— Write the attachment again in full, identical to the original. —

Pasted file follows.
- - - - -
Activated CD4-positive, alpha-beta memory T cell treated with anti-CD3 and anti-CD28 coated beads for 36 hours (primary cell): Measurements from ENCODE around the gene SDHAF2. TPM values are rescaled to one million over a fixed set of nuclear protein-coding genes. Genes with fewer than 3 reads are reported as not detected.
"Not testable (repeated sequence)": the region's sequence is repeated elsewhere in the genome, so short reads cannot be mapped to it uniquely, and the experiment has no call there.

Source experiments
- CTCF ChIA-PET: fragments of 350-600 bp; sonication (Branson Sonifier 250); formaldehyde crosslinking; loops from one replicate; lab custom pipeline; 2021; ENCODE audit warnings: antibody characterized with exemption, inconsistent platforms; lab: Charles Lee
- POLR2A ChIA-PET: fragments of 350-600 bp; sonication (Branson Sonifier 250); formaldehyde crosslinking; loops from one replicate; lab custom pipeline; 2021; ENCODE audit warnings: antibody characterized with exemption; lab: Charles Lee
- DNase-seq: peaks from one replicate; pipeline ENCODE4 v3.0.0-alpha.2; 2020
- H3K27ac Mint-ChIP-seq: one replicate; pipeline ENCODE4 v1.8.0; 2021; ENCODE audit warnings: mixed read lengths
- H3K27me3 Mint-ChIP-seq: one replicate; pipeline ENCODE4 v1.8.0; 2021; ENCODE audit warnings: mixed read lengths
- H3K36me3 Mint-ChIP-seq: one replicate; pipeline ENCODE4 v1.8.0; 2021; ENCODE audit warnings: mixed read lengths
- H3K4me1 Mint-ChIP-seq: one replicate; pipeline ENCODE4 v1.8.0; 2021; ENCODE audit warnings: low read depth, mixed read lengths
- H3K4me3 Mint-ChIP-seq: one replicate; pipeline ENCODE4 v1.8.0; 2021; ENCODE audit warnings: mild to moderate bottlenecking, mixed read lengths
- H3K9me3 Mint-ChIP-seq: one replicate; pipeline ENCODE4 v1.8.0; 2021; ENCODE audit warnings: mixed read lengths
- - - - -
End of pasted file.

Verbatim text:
Activated CD4-positive, alpha-beta memory T cell treated with anti-CD3 and anti-CD28 coated beads for 36 hours (primary cell): Measurements from ENCODE around the gene SDHAF2. TPM values are rescaled to one million over a fixed set of nuclear protein-coding genes. Genes with fewer than 3 reads are reported as not detected.
"Not testable (repeated sequence)": the region's sequence is repeated elsewhere in the genome, so short reads cannot be mapped to it uniquely, and the experiment has no call there.

Source experiments
- CTCF ChIA-PET: fragments of 350-600 bp; sonication (Branson Sonifier 250); formaldehyde crosslinking; loops from one replicate; lab custom pipeline; 2021; ENCODE audit warnings: antibody characterized with exemption, inconsistent platforms; lab: Charles Lee
- POLR2A ChIA-PET: fragments of 350-600 bp; sonication (Branson Sonifier 250); formaldehyde crosslinking; loops from one replicate; lab custom pipeline; 2021; ENCODE audit warnings: antibody characterized with exemption; lab: Charles Lee
- DNase-seq: peaks from one replicate; pipeline ENCODE4 v3.0.0-alpha.2; 2020
- H3K27ac Mint-ChIP-seq: one replicate; pipeline ENCODE4 v1.8.0; 2021; ENCODE audit warnings: mixed read lengths
- H3K27me3 Mint-ChIP-seq: one replicate; pipeline ENCODE4 v1.8.0; 2021; ENCODE audit warnings: mixed read lengths
- H3K36me3 Mint-ChIP-seq: one replicate; pipeline ENCODE4 v1.8.0; 2021; ENCODE audit warnings: mixed read lengths
- H3K4me1 Mint-ChIP-seq: one replicate; pipeline ENCODE4 v1.8.0; 2021; ENCODE audit warnings: low read depth, mixed read lengths
- H3K4me3 Mint-ChIP-seq: one replicate; pipeline ENCODE4 v1.8.0; 2021; ENCODE audit warnings: mild to moderate bottlenecking, mixed read lengths
- H3K9me3 Mint-ChIP-seq: one replicate; pipeline ENCODE4 v1.8.0; 2021; ENCODE audit warnings: mixed read lengths